“As soon as we grasp something … it’s gone! See?”
— Jacqueline Bisset, La nuit américaine
This week, UFV’s Board of Governors just happened to mention, in the minutes for its next meeting, that it decided to raise tuition for international students next year by 3.2 per cent. Oh, and there’s a new $700 fee each semester for international first-years too. The reason? Well, UFV has to stay competitive, and everybody else in the province is doing it! This isn’t much of a surprise — there was a raise last year too, and for all the homeowners thinking, “Glad that isn’t me!” well, you can expect word of the regular annual two per cent raise in a month or two — the maximum allowable by the province. And there’s another fee they’re considering adding as well.
UFV, we hear all the time, is stuck in a difficult position. It has to please many masters, and finances won’t grow on their own. But there is a voice in here that’s suspiciously silent: the student union. Many students are familiar with the SUS because it provides several useful services: the U-Pass, the Campus Connector shuttle, a coffee shop, a health and dental plan. But as a union that represents UFV’s student population, when those students are directly affected by changes, the SUS is more notable for flying to Ottawa, talking to politicians, and posing for photo ops with Justin Trudeau than it is for standing up, or even giving the impression it will stand up to UFV’s administration.
It isn’t easy being a student politician — the second anyone has enough experience to know what to do, how to crack through legal language and a history of shaky finances, how to truly help students, as the line goes, they’ve graduated (or left). There’s only so much you can cover in a year, a year still full of courses and exams — this means every year at the SUS, goals will be left incomplete, promises unfulfilled, hard lessons learned. But it’s possible to empathize with the task of reaching a dispersed, commuter campus while also finding fault with SUS’s leadership — run less like a union, more a business, and not necessarily a well-oiled one.
The structure of SUS, currently, is equipped to handle the millions of dollars of student fees paid into its accounts every year, dispersing them to enterprises, filling in gaps left by administration’s priorities. But its purpose ends there — are you hoping for a culture of determined, passionate support for all students, not just the handful that volunteer and buy-in to SUS’s current direction? Would you like for the SUS to let students know what it’s working on, maybe inform students in a timely, detailed way what it is spending money on? Or maybe you don’t care that much about any of this — but a moment comes when you need to find out something about a fee or a club, and you’d like to navigate a regularly updated website. In the past year, SUS has kept to its policies and standards, which say: no one at SUS is allowed to speak publicly except for the president. Information is available, they say, if you request it at the front desk, where you can expect to be handed a business card or two and referred to an arcane procedure — exactly the kind of welcoming, open approach you’d want from your union.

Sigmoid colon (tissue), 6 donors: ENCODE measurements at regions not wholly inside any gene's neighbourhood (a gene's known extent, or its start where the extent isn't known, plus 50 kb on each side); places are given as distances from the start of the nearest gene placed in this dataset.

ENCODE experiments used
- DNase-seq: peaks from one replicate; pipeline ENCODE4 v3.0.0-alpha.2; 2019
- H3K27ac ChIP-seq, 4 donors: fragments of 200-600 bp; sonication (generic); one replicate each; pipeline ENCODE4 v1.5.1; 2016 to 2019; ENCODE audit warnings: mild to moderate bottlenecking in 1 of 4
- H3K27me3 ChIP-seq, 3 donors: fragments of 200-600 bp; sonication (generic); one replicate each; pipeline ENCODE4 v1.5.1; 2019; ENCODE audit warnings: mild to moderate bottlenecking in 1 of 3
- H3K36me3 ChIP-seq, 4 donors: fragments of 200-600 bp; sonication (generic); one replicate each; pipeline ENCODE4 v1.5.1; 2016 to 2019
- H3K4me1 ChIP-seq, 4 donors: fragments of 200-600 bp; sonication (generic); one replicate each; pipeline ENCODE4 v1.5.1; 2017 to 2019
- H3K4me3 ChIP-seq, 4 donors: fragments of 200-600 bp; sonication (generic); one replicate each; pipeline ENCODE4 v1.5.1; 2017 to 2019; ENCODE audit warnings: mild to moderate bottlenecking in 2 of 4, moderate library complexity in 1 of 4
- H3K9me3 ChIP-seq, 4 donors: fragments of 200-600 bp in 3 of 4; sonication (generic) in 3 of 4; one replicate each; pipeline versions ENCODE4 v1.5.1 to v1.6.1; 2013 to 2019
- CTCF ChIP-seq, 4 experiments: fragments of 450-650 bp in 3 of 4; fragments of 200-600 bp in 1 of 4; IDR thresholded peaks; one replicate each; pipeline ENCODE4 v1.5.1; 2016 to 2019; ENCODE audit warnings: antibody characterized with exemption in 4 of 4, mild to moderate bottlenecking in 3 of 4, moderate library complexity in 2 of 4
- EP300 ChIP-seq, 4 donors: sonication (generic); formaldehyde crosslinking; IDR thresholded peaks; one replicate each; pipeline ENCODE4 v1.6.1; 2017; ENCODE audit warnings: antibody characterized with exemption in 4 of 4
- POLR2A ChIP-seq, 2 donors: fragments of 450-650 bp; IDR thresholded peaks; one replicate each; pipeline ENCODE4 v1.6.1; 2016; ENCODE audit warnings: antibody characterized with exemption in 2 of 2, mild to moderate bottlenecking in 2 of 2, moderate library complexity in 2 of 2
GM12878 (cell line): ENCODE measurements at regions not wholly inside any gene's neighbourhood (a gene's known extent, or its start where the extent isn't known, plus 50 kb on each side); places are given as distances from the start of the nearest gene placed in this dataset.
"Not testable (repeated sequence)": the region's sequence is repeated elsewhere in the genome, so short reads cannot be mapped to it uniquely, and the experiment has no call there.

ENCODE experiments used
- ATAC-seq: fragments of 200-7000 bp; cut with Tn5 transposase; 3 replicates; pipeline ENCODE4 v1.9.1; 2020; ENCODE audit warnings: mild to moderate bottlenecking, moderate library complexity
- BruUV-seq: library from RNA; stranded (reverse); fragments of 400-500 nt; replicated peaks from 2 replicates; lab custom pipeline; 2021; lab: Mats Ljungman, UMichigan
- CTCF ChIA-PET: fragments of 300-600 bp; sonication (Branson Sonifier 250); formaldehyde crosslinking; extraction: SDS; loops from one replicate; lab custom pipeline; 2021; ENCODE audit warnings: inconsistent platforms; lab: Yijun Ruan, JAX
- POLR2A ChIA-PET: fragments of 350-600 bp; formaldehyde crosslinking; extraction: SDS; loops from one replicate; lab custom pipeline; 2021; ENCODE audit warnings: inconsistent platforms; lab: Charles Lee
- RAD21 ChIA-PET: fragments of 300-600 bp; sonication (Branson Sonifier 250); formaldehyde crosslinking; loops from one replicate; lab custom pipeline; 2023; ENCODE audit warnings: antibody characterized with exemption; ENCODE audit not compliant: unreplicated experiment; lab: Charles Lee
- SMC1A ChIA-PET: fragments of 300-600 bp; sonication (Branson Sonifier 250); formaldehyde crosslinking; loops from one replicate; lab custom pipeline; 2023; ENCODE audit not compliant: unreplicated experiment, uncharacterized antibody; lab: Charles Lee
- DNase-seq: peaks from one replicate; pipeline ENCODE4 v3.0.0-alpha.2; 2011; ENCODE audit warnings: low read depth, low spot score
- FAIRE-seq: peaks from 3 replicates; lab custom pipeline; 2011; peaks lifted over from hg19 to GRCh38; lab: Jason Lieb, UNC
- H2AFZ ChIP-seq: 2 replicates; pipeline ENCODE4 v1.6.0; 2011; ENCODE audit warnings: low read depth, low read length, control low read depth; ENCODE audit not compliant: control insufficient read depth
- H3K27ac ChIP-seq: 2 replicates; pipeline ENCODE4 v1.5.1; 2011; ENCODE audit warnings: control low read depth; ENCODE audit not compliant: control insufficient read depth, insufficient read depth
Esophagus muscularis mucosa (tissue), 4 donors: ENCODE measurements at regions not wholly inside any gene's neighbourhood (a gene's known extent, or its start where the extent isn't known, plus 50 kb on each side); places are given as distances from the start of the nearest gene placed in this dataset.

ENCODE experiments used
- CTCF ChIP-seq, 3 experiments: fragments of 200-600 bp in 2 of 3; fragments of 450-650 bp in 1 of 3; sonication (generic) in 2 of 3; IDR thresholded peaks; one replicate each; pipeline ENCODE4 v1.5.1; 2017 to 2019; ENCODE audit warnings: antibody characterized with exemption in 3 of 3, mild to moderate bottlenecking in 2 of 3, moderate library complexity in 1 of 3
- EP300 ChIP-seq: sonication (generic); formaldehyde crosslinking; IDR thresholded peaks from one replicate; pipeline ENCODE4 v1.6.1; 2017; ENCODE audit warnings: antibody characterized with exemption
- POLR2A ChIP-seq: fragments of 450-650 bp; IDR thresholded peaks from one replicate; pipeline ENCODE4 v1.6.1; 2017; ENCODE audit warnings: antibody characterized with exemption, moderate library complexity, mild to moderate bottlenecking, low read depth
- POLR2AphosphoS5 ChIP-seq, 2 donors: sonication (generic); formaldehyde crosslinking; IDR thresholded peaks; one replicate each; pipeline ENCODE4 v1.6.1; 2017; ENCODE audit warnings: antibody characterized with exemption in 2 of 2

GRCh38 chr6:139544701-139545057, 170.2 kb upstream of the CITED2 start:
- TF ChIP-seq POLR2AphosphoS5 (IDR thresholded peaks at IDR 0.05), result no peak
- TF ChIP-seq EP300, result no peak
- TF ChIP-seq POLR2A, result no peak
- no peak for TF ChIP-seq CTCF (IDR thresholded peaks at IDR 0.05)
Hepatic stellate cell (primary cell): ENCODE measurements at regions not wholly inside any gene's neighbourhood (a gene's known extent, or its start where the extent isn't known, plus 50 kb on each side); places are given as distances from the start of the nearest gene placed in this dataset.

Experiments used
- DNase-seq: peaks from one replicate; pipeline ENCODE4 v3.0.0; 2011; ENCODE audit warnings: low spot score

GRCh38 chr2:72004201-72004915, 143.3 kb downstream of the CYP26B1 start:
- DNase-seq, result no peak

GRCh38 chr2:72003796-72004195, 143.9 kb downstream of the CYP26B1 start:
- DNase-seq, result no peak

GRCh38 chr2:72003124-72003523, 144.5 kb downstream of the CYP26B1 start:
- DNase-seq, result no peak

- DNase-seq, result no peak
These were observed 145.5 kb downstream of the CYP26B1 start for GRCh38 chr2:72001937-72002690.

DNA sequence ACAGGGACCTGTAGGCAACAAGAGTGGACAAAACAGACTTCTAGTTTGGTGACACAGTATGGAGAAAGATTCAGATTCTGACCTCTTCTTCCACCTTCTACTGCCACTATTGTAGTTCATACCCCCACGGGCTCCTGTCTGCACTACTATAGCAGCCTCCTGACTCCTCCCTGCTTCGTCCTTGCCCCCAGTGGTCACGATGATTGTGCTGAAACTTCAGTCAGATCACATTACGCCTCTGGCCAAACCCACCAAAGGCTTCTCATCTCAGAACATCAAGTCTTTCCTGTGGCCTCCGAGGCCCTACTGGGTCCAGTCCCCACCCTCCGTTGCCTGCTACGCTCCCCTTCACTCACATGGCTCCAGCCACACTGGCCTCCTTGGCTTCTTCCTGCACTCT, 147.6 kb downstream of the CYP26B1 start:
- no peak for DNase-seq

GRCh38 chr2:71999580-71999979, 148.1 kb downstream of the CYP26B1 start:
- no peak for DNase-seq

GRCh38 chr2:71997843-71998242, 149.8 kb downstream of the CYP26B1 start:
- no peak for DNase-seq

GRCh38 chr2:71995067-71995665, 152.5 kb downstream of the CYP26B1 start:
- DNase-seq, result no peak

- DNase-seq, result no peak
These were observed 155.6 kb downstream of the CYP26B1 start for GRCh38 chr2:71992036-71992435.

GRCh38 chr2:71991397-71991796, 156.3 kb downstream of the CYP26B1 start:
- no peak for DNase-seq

And so transparency has become one of the talking points in this year’s SUS election campaign. Because of regular turnover, none of the three main executives will be returning to their 2015-16 positions. Several staff, both permanent and student positions, resigned during the past year. And, as the voting period opens, a significant amount of work is left to do: hirings, potential restructuring, addressing a financial situation where multiple lines are already over-budget.
Are the candidates up to it? Do they have any idea what they’re getting into? I’ll say this: some of the responses from the interviews we conducted are not promising. There’s a candidate for president who clearly has no clue what SUS is (hint: it isn’t all-powerful); multiple candidates who think SUS is just fine as it is; and echoes, regarding the endlessly complex business of getting students to care, that students will somehow automatically listen to whatever SUS says so long as a new, idealist candidate is saying it.
Now, realism is boring, but this group of candidates (which, at least, is larger than in past years) is a sign of something: SUS has not paid enough attention to what students think or know about it. SUS’s shying away from sharing news with the student population, its ignoring of its purpose as something students are supposed to be able to gather with and be represented by, means that any first-year with a few ideas left over from high school can suddenly be 200 friend-votes away from being in charge of an executive portfolio (the usual margin of victory, or total vote-count, depending on the year).
SUS, to many students, is irrelevant — but so long as the fee list students pay into every semester goes to them, they will remain one of the most important figures on campus. Do you have the time to read through candidate statements? Maybe not. But consider this: over the years, a few votes in another direction means there isn’t a Student Union Building, or there isn’t a connector shuttle, or there’s someone working to reverse the incoming tide of additional fees. A student with little more experience than your friend taking ECON courses is about to gain responsibility over millions of dollars in student funds. Whether it’s a vote, or a word sent SUS’s way (a small step forward: most candidates are promising to instate office hours, or something close to it, when they will be reachable by students during the week), it’ll affect a new, impressionable leadership group. As politics, it might not be great, but it might be the kind of nudge they need to figure things out, the way this past year’s group never did.